Now let’s look at how this number is generated. The first three segments S-1-5 are called the revision level. You will see S-1-5 quite often, this means it is revision level 1 and generated by the Windows Security_NT_Authority. The second 4 segments is the domain identifier, 21-1712426984-1618080182-1209977580. This is a unique number for a domain. If this SID was for a local user account or group, the domain identifier would be a unique number representing that computer. The last dash is the Relative Identifier (RID), 1108, which makes this number unique to any other SID in the domain.

    The next portion shows the SIDs for the enumerated groups and where the two outputs differ.

    · Groups:

    00   S-1-5-21-1712426984-1618080182-1209977580-513    Attributes - Mandatory Default Enabled
    01   S-1-1-0          Attributes - Mandatory Default Enabled 
    02   S-1-5-32-544               Attributes - Mandatory Default Enabled Owner 
    03   S-1-5-32-545               Attributes - Mandatory Default Enabled 
    04   S-1-5-2          Attributes - Mandatory Default Enabled 
    05   S-1-5-11        Attributes - Mandatory Default Enabled 
    06   S-1-5-21-1712426984-1618080182-1209977580-1110  Attributes - Mandatory Default Enabled

    This is the enumeration of all the domain and local groups. Notice that the group list contains different local groups even though we are the same user on the two machines. When my identification was returned from the domain controller, my local workstation checked its local group membership to determine that my domain account is a local administrator to that computer and added this to our token (S-1-5-32-544). We can tell that the domain identifier is 21-1712426984-1618080182-1209977580. If we were a member of a local group created on the box or in a security group in a trusted domain, that entry would have a different domain identifier in its SID. So why are some of these SIDs missing some parts? S-1-5-11 is one example. This is a well known security identifier. These are generic groups that are predefined to the workstation or domain and required for basic functionality. It is important that these security groups have the same SID regardless of domain membership. This way everything does not break if you move a computer into another domain or into a workgroup. If you look through the list in the article, you will see that several of these well known SIDs go beyond simple group membership and are used to define properties of the specific session, such as if these credentials are used as a batch job (S-1-5-3) or as a service (S-1-5-6.)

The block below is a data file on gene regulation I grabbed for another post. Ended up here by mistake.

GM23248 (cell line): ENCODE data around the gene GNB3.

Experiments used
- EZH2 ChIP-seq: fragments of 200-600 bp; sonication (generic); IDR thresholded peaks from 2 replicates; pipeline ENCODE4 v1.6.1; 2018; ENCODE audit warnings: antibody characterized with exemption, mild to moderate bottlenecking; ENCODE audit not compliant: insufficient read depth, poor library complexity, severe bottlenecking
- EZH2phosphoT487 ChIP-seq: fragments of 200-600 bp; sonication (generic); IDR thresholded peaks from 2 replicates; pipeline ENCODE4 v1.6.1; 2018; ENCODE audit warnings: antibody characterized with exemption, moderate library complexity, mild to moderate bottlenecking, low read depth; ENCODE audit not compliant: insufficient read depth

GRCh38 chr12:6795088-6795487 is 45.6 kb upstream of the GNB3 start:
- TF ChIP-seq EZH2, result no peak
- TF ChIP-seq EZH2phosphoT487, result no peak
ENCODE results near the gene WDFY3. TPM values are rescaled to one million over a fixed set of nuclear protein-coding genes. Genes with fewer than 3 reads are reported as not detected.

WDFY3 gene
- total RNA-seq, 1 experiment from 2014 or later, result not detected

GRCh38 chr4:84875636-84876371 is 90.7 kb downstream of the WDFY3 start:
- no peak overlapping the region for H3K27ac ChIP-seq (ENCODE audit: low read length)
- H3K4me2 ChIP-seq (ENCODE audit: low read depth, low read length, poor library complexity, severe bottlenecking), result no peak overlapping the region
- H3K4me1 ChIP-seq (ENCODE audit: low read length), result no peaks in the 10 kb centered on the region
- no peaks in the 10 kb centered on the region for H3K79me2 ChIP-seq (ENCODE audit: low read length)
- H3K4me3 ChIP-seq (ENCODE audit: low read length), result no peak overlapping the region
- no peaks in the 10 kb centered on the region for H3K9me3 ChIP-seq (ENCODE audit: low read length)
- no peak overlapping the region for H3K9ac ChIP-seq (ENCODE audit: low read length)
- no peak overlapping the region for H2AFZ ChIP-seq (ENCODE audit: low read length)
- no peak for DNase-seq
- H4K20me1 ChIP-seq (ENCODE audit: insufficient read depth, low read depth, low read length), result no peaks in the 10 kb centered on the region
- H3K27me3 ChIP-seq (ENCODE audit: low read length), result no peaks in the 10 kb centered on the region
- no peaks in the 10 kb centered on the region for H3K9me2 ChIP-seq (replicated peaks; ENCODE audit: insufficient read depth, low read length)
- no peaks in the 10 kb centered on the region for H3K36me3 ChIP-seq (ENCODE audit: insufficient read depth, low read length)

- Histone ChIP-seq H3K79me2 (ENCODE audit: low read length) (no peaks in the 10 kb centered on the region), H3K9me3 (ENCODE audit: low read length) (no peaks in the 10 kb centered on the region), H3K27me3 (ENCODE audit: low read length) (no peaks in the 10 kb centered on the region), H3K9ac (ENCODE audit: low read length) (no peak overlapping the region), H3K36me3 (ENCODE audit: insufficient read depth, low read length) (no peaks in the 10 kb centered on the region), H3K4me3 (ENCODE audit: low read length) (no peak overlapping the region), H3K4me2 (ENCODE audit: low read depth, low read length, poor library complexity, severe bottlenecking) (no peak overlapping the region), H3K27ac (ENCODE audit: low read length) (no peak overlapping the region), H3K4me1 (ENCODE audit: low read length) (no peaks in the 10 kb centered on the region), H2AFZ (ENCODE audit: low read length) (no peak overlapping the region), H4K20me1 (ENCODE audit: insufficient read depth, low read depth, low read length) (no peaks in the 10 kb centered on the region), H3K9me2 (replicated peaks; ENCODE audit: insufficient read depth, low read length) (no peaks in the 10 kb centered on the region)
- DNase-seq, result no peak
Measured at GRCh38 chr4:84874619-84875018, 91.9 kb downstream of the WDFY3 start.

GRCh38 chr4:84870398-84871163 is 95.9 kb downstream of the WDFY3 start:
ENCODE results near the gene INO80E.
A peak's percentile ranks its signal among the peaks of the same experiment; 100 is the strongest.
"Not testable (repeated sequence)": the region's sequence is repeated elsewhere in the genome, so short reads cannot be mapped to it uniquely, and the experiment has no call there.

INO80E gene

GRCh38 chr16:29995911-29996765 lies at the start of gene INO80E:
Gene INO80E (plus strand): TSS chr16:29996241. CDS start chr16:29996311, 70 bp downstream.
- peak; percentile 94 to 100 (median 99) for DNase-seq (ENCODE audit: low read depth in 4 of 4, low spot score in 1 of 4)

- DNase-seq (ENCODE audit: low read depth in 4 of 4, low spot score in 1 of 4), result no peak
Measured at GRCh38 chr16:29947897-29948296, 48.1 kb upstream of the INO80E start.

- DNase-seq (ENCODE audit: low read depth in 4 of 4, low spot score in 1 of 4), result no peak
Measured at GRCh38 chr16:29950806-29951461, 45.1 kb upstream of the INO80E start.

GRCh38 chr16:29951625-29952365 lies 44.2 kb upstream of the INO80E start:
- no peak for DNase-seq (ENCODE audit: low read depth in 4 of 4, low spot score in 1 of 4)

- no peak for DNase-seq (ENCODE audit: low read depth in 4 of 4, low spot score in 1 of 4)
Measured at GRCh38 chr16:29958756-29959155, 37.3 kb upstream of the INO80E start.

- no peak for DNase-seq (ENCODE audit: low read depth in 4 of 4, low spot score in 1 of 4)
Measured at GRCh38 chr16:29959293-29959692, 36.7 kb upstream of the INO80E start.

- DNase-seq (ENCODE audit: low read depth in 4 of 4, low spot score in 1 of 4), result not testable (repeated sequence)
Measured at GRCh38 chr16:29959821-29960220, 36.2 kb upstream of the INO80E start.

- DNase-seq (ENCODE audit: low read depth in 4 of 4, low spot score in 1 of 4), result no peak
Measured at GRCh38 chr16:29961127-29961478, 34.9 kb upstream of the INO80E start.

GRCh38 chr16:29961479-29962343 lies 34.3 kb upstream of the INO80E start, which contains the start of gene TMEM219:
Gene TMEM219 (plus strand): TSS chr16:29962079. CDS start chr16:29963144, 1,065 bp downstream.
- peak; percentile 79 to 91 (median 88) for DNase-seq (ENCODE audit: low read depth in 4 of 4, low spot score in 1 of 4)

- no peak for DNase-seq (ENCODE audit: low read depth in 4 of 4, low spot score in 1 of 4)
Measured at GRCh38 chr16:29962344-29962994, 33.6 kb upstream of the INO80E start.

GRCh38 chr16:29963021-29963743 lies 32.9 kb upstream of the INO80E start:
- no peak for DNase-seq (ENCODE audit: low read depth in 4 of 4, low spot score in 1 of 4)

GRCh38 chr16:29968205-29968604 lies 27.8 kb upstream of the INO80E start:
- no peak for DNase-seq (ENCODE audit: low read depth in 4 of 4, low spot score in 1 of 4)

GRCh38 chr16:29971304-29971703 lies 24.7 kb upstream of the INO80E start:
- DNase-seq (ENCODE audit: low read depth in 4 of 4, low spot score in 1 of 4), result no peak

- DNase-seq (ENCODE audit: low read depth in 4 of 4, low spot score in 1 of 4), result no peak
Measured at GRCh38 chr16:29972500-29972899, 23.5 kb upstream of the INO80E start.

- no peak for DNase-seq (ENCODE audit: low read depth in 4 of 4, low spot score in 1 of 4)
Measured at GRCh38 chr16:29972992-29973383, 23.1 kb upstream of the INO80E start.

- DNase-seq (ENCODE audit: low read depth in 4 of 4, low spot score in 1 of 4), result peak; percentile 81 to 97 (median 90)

The next portion defines the Primary Group of the User

    · Primary Group:


    This is not relevant to our discussion but is used for compatibility for the POSIX subsystem.  When a user creates an object it will set that object’s primary group to that of the user creating it. The -513 identifies this as the Domain Users group.